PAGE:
Don’t Hold Your Stuff Too Tightly

Words by David Byrd | Image by Blakeney Clouse

A year and a half ago, the Alabama Baptist State Convention’s Disaster Relief Ministry trained me to be an assessor. My first deployment was to assess tornado damage in Florence, Alabama. Recently, I returned from a deployment assignment near Inverness, Florida, in the aftermath of Hurricane Idalia. This assignment was to assess homes and churches damaged by rising waters from the surge of gulf water caused by the aforementioned hurricane.

After our assessments were processed, our Mud-Out teams removed ruined items such as flooring, cabinets, portions of wall covering like sheetrock or paneling, appliances, beds, sofas, recliners, etc. Anything touched by rising salt water was ruined and had to be removed to alleviate the possibility of black mold invading the home or church.

What I witnessed while in Florida was truly heartbreaking. Some homes will be deemed uninhabitable. Sadly, most of the residents of the area we served are not covered by insurance because it is too expensive to acquire.

As we navigated the streets of this island community, the roadways were littered with precious possessions we all hold dear: appliances, furniture, big-screen televisions, etc. The unfortunate dilemma was that once electricity was restored, there wasn’t much left to power.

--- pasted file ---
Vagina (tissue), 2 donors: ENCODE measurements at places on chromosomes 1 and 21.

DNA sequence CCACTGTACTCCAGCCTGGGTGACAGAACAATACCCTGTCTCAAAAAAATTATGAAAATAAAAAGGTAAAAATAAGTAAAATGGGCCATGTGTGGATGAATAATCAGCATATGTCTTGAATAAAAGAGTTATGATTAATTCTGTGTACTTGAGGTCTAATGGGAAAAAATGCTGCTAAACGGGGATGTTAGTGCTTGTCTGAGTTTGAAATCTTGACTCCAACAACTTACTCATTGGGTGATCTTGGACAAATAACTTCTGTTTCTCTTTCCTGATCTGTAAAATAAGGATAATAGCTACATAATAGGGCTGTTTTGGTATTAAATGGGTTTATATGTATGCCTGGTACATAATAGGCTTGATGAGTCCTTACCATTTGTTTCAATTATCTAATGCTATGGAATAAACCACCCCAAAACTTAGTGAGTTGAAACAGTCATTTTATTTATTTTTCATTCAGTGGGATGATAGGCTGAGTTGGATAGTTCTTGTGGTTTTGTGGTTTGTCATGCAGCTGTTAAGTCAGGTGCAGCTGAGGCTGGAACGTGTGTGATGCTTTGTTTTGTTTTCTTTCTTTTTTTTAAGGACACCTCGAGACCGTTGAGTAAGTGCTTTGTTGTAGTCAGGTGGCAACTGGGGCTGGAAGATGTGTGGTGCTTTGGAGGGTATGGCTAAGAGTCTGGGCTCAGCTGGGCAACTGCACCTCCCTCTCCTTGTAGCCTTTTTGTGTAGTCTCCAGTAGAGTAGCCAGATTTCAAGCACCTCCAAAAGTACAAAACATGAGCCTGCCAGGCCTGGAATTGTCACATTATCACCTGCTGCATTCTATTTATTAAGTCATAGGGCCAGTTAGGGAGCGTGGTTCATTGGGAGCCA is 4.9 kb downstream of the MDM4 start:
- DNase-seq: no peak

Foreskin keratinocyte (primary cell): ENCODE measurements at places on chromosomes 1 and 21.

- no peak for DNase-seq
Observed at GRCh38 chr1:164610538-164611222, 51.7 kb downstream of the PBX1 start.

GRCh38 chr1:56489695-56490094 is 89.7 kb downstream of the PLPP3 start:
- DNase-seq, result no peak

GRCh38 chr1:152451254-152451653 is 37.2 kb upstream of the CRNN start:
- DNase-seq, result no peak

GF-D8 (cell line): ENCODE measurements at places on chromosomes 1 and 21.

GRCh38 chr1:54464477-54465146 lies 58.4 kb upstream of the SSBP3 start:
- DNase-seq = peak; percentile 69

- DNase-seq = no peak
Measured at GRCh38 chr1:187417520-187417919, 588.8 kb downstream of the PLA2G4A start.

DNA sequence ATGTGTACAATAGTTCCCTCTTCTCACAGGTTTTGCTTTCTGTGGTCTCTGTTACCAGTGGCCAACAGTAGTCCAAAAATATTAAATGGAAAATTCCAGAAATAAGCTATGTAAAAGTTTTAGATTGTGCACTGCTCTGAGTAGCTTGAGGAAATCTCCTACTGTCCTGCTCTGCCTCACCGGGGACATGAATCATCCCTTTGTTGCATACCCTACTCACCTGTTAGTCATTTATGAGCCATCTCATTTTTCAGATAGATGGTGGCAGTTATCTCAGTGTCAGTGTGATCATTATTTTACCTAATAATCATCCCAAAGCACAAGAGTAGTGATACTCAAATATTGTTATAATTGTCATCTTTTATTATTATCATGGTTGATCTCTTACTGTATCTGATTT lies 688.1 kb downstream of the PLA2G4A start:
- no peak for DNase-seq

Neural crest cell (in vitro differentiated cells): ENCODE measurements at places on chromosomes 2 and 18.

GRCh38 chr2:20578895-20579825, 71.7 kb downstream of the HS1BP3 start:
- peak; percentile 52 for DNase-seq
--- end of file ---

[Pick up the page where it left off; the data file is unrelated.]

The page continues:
Think about some of the scenarios that played out. No hot meals were prepared in these homes because there were no freezers or refrigerators from which to take the food. If there had been food, there was no longer a stove to prepare it. There was no dining room table to sit around. There was no sofa or recliner to relax while watching football on opening weekend. Then, after a long day, there was no dry bed to lie down on and rest. All the things these people took for granted were gone.

I learned from this trip that we all need to be very mindful of what we deem our treasures. Too many people’s treasure only amounts to “stuff”—and that stuff could one day end up on the side of the road, on its way to a landfill.

Jesus taught us in the Sermon on the Mount, “Do not store up for yourselves treasures on earth, where moth and rust destroy, and where thieves break in and steal. But store up for yourselves treasures in heaven, where neither moth nor rust destroys, and where thieves do not break in or steal; for where your treasure is, there your heart will be also” (Matthew 6:19-20).

Today and always, may our treasure be that which has an eternal quality. And may our hearts place value, not on those things that moth and rust will one day destroy, but on the things of heaven. WL

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